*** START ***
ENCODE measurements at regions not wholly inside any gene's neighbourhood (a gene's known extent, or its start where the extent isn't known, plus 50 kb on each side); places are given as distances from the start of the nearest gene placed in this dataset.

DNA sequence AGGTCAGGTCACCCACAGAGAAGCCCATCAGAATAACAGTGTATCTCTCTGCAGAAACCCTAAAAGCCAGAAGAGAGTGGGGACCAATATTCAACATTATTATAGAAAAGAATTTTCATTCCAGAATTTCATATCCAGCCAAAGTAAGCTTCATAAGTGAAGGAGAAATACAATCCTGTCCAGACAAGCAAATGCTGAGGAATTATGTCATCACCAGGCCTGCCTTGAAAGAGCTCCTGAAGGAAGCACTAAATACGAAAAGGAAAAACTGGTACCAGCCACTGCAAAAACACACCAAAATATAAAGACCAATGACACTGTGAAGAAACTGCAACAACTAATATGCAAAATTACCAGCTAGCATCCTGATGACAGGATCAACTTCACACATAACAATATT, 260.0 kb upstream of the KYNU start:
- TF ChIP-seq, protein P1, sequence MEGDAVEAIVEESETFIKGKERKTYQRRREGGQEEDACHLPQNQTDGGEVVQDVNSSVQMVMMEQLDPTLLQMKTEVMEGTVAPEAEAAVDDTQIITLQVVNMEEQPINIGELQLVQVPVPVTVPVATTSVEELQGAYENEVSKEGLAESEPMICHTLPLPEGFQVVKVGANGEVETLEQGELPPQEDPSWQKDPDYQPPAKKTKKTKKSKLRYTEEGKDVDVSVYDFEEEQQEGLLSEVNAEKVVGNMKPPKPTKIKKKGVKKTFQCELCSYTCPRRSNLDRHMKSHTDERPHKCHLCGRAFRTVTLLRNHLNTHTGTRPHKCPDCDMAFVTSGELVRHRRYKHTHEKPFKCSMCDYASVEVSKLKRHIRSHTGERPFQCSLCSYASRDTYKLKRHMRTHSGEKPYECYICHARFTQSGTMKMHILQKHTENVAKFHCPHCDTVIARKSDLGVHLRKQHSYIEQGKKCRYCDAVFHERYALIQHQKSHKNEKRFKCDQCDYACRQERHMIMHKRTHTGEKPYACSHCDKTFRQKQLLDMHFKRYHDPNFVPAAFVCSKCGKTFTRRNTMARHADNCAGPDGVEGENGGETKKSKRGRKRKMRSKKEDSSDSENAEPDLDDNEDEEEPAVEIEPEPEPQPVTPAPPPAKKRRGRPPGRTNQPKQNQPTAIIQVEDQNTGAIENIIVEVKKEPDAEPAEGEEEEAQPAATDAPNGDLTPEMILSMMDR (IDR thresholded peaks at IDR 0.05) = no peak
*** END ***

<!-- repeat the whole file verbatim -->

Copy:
ENCODE measurements at regions not wholly inside any gene's neighbourhood (a gene's known extent, or its start where the extent isn't known, plus 50 kb on each side); places are given as distances from the start of the nearest gene placed in this dataset.

DNA sequence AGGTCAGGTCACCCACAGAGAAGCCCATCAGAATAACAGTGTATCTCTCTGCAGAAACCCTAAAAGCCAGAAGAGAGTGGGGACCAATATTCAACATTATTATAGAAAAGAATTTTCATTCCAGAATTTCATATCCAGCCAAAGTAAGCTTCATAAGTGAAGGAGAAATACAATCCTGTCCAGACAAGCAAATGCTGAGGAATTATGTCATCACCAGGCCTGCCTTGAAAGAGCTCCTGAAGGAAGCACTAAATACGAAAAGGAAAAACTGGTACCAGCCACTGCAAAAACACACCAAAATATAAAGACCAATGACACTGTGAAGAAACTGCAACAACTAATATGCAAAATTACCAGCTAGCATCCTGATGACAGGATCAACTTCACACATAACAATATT, 260.0 kb upstream of the KYNU start:
- TF ChIP-seq, protein P1, sequence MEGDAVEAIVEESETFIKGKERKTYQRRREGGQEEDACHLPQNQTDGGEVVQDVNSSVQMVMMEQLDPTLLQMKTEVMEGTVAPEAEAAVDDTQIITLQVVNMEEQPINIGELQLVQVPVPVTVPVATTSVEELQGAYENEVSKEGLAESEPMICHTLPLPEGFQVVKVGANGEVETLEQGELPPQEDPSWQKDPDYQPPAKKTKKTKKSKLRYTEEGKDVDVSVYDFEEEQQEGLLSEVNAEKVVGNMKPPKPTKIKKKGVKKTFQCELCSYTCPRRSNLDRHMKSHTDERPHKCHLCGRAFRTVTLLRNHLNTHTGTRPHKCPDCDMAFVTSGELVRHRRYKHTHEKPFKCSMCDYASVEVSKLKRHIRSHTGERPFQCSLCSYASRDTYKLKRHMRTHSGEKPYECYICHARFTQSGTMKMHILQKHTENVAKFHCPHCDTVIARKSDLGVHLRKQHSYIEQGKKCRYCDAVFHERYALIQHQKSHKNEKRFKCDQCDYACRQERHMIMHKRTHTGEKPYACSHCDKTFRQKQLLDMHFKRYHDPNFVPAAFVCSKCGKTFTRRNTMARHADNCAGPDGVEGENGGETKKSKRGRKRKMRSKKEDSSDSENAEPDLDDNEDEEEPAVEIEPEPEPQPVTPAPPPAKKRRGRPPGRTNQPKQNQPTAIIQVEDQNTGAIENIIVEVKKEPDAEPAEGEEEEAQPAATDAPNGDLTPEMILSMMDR (IDR thresholded peaks at IDR 0.05) = no peak